COVID-19 postponed many northern Illinois festivals. But some organizers found ways to keep their celebrations alive.
This would have been the 10th year for the live Screw City Beer Festival in Rockford. This event normally attracts 2,500 to 3,000 people. Aaron Sleger is the director and cofounder of the event. He said when the pandemic hit, he thought the festival would still happen because September seemed so far away.
“After a couple of months, it became apparent that, you know, it wasn't going to happen,” he explained. “So, we had to start brainstorming what we wanted to do, what kind of direction we wanted to take.”
Sleger admitted at first, organizers thought about doing some type of festival in a box. The concept was to have people purchase a box that contained a glass and a six pack of beer. But, he explained, breweries already had uncertain production schedules, so that idea didn’t seem logical.
The next idea landed the win. The festival went virtual. It took place on Sept. 12.
Sleger stated they came across a platform called Hopin. This virtual environment is specifically for events and not so much meetings like Zoom. He said the virtual audience had the option to drink beer as they interacted. He compared the set-up to a music festival where there’s a main stage and several side stages. In this case the main stage showcased interviews of several breweries.
“See what they've been up to,” he said. “See how they kind of navigated the shutdown. It’s hit a lot of breweries pretty hard and some breweries were able to make it through obviously.”
The Boone County Conservation District puts on an Autumn Pioneer Festival in Belvidere. This takes place one weekend out of the year.
“It's a two-day event for the public. But we have exhibitors, and people coming in advance for that one weekend," explained Mark Freedlund, the program coordinator for the district.
Freedlund shared that the decision to go virtual happened in June. He said organizers started planning right away because the event would now be a video production. He said most recordings for the exhibitors took place in August.
The next step was to figure out how the videos would be produced. Freedlund said they first reached out to Rock Valley Community College. The original thought was to have students help.
“And with our tight timeline and the quality that we wanted for the videos, they actually helped recommend a local production company,” he said.
Freedlund mentioned that because the district is a semi-governmental organization, a bid had to be done. The district went with a company called Vixen Productions because, he said, they were local -- and had the best price.
Much like the beer festival, organizers wanted those at home to indulge in festival favorites. The easiest for this one was popcorn. The district’s website is encouraging people to pop their own in a cast-iron pot, just like the festival does. If you want to be really authentic, Freedlund said the popcorn at the festival is made not with butter, but lard.
However, the audience will miss root beer and buffalo stew. He said people commented about that on the festival’s Facebook page.
He acknowledged there are plenty of things to look forward to. Some include blacksmiths, native American style beadwork and a gentleman who will show people how to play cricket.
“Also, some educational opportunities. A lot of times, this was talking about the history of Boone County,” he shared, “and we decided to have our natural resource director, Josh Sage, tell about the natural areas in Boone County and the landscape.”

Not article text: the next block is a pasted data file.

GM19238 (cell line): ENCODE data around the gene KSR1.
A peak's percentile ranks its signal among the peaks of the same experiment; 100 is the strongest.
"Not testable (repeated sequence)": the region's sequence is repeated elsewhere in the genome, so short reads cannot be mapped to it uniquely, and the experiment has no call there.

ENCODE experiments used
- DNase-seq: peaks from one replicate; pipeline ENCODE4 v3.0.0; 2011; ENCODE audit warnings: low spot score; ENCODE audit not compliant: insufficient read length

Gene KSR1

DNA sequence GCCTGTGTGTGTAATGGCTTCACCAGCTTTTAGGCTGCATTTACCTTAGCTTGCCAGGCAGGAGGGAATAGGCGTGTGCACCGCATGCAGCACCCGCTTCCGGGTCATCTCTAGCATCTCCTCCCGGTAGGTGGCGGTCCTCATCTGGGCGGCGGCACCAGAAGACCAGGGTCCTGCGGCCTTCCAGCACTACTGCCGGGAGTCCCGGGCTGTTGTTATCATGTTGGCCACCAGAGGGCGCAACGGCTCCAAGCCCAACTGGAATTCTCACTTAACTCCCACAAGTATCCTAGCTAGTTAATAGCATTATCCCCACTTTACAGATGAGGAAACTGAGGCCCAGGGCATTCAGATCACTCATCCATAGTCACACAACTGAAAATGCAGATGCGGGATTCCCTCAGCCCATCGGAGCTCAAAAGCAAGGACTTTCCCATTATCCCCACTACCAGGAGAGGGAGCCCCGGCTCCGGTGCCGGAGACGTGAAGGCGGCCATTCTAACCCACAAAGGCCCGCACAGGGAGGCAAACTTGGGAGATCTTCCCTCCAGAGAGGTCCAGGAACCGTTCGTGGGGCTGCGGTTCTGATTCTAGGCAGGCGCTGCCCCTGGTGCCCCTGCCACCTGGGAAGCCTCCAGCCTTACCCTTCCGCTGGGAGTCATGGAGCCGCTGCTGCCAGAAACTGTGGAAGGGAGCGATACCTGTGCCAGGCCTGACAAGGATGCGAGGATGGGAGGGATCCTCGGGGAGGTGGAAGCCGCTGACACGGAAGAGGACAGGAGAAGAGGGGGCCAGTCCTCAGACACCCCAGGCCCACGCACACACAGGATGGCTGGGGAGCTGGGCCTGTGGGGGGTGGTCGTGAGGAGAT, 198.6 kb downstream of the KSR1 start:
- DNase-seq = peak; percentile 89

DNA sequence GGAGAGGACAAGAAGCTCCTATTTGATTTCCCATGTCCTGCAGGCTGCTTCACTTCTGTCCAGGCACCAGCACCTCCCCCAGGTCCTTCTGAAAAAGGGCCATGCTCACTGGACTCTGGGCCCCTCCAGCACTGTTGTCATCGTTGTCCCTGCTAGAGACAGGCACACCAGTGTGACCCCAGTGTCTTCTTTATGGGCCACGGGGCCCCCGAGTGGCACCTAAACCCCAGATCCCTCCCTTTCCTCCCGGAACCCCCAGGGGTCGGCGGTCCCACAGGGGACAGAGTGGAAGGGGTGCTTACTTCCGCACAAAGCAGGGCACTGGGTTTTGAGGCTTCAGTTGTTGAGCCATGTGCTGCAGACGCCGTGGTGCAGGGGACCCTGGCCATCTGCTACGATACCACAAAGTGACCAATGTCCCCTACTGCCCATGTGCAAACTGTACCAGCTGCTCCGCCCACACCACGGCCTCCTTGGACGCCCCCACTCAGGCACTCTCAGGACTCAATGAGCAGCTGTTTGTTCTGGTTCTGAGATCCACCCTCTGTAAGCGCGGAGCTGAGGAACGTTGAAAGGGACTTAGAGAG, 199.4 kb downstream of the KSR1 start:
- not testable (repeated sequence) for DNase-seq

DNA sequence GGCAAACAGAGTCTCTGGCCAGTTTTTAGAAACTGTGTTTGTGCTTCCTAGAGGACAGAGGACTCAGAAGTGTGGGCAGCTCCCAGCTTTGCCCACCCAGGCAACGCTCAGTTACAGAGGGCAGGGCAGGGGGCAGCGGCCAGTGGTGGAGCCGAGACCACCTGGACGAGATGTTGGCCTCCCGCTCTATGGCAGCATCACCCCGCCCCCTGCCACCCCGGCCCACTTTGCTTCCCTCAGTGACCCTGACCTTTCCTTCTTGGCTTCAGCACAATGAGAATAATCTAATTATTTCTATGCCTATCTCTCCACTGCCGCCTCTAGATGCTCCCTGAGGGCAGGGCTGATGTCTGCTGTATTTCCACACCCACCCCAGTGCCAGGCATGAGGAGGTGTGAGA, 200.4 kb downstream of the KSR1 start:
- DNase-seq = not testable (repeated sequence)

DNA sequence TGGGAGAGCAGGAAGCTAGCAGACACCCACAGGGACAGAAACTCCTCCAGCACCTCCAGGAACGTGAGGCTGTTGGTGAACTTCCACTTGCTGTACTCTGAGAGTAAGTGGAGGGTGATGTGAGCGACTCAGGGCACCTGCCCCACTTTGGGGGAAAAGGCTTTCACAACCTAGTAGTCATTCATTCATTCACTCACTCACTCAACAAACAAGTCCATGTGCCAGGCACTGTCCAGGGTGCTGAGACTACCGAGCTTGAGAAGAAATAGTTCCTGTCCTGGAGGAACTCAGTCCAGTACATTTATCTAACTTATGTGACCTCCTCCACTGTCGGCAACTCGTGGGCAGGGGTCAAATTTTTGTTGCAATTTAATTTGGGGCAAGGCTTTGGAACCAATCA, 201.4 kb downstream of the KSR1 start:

This virtual event takes place Sept. 26 and 27th.
Rockford’s Greenwich Village Art Fair also went virtual. Proceeds from the art fair’s admission support the Rockford Art Museum. Carrie Johnson is its executive director and curator. She said planning for the virtual event started as early as May. This was done with the help of graphic designer Sarah Axelson. She created a website for the fair.
“And we kind of thought the best thing for us to do was to kind of use this platform as a marketing tool for artists,” Johnson revealed. “So, we did not take any percentage of sales, we really wanted to let the artist shine.”
Johnson expressed that’s in part because most artists’ shows were canceled this summer, and the museum wanted to help make up for that.
The site went live the weekend of Sept. 19 and 20th.
Johnson said the website is set up like the fair. The art is sectioned off by type. The web pages include links to the artists’ e-commerce sites. Facebook and Instagram were used to engage spectators.
“So, we had artists’ studio visits that the artist sent videos into us. A big part of our fair every year too is the Point Bar and we've got the Love Lemon Martinis,” she said. “So, we went and saw Doc and Jerry at Kortman Gallery. And they were the ones that came up with a recipe for the Love Lemon Martinis.”
A Facebook video shows instructions for this.
Johnson said the virtual event saved money on overhead, but the museum lost more than half of the funds they would have gotten from admissions and other proceeds. For example, there were no booths, so no artists’ booth fees.
Aaron Sleger and Mark Freedlund share that assessment about their own festivals.
Johnson said the museum looked at the silver lining of having a virtual art fair. She said the website had 25,000 page views. And she said next year they will possibly continue some type of virtual element even if a physical fair is possible.
Still, successful or not, Johnson, Sleger and Freedlund agree that for that true festive feeling, nothing takes the place of physical human interaction.
- Yvonne Boose is a 2020 corps member for Report for America, an initiative of the GroundTruth Project. It's a national service program that places talented journalists in local newsrooms like WNIJ. You can learn more about Report for America at wnij.org.